Survey Results: Who reads FP2P? What jobs do you do? How would you like to improve it?

Late last year, 350 or so of you were kind enough to fill in an FP2P reader survey, so it’s time to feed back the results (big thanks to Amy Moran for doing the leg work).

Just to annoy the people who keep count of how often I use this cartoon
Just to annoy the people who keep count of how often I use this cartoon

As well as being a useful snapshot, it’s also interesting to compare it to the previous reader survey from 2012 (I know how many of these things there are out there, and try not to do it too often).

Where do you live? Still overwhelmingly Northern, although within that, there’s been a shift from Europe to North America. This is one of the blog’s biggest challenges over the next couple of years, and we have some very exciting ideas – watch this space. The geographical spread of readers (rather than survey respondents) is not quite so bad, according to Google Analytics: 41% European; 27% Americas; 15% Asia and 10% Africa. On the other hand, how many of the readers in the South are actually expats?

What jobs do you do? Getting on for half of you are NGOers and/or activists (although I seem to be losing the attention of Oxfam colleagues – a lot more readers from other NGOs these days). The bulk of the rest are from academia or official aid sector – not much change there.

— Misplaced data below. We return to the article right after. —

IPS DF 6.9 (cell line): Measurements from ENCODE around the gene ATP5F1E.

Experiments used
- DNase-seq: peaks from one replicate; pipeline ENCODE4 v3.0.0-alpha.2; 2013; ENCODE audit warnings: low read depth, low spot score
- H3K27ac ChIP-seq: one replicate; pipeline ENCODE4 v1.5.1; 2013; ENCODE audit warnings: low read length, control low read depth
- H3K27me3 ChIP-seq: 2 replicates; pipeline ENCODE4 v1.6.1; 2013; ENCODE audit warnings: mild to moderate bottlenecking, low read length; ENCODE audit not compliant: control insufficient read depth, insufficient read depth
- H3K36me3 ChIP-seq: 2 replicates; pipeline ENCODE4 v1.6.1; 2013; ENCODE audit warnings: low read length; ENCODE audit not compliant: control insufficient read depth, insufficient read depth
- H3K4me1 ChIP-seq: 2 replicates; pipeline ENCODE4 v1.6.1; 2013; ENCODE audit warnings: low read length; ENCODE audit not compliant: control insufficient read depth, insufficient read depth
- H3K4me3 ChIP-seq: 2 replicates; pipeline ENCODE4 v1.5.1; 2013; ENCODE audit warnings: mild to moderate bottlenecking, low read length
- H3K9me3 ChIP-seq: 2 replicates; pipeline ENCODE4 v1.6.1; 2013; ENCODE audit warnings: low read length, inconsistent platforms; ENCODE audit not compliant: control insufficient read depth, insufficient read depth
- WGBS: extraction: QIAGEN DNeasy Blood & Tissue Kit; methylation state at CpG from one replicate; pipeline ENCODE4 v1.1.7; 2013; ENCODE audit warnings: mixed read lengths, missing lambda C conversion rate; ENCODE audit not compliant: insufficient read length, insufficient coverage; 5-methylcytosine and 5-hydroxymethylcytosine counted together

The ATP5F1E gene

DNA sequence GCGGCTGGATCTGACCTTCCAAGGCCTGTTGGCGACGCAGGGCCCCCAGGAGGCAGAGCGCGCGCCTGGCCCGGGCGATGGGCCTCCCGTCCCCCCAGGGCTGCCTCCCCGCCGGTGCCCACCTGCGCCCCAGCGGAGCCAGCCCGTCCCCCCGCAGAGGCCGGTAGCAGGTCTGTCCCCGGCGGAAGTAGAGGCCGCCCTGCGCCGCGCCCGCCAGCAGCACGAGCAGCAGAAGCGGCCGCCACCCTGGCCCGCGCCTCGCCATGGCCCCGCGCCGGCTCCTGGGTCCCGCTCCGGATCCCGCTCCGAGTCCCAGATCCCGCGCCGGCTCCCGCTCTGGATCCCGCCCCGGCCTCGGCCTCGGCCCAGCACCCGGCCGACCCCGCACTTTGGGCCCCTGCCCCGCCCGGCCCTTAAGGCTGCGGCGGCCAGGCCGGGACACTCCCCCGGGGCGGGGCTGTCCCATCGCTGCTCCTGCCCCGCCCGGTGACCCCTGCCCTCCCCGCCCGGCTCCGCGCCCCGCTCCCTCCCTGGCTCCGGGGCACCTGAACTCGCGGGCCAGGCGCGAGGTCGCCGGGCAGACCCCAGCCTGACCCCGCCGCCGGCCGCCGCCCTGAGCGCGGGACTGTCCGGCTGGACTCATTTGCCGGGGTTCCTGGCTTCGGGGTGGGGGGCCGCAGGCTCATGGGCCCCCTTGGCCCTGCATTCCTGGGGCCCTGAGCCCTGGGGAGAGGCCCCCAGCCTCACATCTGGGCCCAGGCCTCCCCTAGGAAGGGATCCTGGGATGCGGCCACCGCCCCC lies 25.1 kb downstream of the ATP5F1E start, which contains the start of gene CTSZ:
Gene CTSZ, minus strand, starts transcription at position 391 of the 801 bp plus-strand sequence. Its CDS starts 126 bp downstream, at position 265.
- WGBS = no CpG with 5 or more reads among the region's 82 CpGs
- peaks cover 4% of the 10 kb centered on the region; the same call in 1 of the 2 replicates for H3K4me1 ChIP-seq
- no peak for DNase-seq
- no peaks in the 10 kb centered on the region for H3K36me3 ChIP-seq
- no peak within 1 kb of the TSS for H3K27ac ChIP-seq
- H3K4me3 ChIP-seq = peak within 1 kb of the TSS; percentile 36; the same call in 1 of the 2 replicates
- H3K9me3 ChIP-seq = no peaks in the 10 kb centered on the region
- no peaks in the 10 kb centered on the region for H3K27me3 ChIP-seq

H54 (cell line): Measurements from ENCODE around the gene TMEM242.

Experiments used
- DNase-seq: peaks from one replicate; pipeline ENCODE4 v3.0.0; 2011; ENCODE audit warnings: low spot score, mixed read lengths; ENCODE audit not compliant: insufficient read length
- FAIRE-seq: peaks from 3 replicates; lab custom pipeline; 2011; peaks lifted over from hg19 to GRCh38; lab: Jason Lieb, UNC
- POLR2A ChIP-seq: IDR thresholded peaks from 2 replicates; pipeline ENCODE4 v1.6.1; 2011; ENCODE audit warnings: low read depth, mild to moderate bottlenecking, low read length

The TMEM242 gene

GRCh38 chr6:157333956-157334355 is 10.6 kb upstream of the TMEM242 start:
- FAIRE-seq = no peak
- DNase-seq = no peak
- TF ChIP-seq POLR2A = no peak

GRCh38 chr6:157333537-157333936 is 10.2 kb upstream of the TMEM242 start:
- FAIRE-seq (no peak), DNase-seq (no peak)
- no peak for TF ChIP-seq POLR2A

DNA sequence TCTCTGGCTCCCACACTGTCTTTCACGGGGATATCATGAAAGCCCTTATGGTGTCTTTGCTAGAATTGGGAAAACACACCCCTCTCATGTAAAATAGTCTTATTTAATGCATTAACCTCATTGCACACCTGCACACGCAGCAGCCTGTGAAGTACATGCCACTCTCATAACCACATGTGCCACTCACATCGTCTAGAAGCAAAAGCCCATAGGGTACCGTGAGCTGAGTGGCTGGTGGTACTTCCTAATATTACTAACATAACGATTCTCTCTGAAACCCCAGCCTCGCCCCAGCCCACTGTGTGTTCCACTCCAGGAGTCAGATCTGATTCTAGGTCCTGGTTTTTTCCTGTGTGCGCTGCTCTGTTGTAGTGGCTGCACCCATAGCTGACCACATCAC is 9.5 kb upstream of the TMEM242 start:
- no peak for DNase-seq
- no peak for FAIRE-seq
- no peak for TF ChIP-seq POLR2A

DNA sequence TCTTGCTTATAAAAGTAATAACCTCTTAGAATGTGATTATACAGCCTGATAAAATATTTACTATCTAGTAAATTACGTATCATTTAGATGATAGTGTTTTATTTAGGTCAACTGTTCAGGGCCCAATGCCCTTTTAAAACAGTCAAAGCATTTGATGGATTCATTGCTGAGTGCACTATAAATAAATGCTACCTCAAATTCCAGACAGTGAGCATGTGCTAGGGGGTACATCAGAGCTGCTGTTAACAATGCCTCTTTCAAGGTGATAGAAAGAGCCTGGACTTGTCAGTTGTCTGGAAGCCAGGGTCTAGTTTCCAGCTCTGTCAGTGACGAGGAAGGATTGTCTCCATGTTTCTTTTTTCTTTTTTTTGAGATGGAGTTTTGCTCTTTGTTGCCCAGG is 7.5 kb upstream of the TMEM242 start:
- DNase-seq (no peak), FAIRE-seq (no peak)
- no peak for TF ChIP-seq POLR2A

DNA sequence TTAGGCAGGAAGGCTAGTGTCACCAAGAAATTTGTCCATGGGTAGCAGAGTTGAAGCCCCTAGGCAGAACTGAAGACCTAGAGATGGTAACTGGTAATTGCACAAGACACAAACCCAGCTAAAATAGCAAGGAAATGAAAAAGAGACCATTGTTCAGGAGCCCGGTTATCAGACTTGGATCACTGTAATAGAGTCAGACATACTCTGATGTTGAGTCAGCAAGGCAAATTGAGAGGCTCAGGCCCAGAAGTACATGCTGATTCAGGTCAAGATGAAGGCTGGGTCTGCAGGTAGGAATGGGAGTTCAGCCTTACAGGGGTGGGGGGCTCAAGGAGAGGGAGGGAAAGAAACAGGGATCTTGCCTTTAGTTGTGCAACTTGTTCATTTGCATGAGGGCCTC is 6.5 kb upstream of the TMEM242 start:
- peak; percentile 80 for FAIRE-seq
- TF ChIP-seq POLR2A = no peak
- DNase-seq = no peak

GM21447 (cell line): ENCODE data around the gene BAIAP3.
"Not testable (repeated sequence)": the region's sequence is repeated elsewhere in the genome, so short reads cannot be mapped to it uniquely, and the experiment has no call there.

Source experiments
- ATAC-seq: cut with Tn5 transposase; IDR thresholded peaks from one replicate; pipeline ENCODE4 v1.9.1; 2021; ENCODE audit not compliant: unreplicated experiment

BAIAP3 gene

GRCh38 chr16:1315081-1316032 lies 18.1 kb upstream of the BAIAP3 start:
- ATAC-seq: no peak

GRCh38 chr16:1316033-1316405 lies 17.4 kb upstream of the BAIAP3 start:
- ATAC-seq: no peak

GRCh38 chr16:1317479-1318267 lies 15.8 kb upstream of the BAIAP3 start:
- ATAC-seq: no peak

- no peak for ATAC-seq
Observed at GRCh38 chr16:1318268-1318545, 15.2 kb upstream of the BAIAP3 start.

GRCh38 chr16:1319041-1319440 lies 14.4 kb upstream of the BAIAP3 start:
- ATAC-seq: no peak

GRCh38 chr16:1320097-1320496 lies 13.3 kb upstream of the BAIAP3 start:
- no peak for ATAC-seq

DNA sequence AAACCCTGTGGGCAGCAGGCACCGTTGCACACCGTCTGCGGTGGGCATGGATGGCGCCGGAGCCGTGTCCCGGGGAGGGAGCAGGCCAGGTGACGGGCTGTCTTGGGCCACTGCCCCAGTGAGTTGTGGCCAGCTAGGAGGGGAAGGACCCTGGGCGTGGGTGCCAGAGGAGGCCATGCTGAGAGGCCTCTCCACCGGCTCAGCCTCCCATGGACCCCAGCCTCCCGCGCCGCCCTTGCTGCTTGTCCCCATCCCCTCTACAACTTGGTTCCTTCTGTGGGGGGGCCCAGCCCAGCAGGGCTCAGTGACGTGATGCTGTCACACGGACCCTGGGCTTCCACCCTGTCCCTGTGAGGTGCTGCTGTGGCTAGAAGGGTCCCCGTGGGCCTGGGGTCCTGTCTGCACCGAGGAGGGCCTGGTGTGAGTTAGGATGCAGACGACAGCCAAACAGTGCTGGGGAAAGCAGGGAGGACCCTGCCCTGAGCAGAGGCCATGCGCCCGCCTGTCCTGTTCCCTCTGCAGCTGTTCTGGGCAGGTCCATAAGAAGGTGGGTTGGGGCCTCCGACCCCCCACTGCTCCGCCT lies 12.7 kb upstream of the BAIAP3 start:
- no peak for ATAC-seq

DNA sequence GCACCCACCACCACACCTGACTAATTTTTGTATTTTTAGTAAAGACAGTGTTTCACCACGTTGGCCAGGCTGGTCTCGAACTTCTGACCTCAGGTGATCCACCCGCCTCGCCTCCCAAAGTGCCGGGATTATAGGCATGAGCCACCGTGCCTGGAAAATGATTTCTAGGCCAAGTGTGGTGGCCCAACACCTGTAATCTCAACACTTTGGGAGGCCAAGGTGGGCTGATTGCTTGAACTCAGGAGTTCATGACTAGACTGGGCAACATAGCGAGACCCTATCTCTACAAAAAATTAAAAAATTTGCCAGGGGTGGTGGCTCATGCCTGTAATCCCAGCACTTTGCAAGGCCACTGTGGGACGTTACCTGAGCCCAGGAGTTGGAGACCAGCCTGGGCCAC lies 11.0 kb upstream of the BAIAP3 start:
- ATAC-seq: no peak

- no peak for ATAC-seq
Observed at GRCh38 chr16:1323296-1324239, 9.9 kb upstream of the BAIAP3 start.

How old are you? The blogging audience seems to be maturing along with the medium. The biggest cohort of readers is still 25-34, but there has been a striking shift towards older readers in the last 5 years. I think that is probably accounted for largely by people themselves ageing, rather than young’uns dropping out, or oldies joining, but if more stats-literate people than me want to check that conclusion, that would be great (e.g the evolving subject matter of the blog could also affect the demographics)

What’s the gender breakdown? A small, but worrying shift in gender balance from slightly tilted towards women in 2012 (55%) to the reverse in 2017 (45%). Will feed it into the post #sausagefestgate reflection.

What do you like to read? Huge changes since 2012, and I am not at all sure what to make of the results. The top 3 areas now are original articles, links I liked and reporting on other organizations’ research. In 2012 they were less about Oxfam, more about Oxfam (!) and videos. That suggests the readership has become more wonky, but I’d be interested in other interpretations.

Couple of surprises:

  • Given my tendency to verbosity and weird English humour, I was relieved that a sizeable proportion of the readership (27%) do not have English as a first language, a third of whom (9%) occasionally struggle with my (ab)use of the language. Will try and remember that in future.
  • Only 10% of you read the blog on your phones (laptops/PCs = 50%). Also surprised by importance of email subscription accounts – nearly 30% of readers.